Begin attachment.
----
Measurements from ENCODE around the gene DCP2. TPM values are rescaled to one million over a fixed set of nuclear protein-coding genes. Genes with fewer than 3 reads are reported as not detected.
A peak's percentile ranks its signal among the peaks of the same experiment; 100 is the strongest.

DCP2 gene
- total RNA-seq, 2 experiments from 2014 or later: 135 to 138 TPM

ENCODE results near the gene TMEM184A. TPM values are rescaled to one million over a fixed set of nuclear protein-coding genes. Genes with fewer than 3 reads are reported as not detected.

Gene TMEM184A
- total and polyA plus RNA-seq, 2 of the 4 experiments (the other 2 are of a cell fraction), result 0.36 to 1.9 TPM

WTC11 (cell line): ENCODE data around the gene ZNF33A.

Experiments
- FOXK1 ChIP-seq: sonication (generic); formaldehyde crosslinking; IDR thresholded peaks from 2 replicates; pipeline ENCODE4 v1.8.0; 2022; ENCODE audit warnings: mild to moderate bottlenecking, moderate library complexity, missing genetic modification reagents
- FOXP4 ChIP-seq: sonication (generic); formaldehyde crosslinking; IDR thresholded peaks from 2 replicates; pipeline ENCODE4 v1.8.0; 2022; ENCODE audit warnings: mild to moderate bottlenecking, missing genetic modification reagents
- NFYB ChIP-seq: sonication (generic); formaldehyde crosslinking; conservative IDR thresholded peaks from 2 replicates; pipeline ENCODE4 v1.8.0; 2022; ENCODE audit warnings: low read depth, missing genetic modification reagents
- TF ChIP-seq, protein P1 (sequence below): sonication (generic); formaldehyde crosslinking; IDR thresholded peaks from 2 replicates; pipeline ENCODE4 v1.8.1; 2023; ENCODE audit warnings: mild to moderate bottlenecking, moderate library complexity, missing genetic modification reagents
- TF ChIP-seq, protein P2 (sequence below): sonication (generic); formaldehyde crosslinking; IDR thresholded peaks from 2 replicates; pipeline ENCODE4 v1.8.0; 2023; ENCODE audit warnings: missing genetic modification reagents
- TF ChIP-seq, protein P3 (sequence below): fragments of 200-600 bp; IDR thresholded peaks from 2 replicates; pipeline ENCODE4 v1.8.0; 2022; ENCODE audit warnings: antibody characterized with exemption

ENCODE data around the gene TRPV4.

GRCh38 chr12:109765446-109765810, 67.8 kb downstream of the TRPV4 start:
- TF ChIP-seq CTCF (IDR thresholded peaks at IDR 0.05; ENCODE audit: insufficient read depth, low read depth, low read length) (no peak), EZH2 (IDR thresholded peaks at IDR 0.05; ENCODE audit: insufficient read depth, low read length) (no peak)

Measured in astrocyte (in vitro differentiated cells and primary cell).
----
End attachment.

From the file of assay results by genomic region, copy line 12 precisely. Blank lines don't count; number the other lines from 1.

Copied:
- NFYB ChIP-seq: sonication (generic); formaldehyde crosslinking; conservative IDR thresholded peaks from 2 replicates; pipeline ENCODE4 v1.8.0; 2022; ENCODE audit warnings: low read depth, missing genetic modification reagents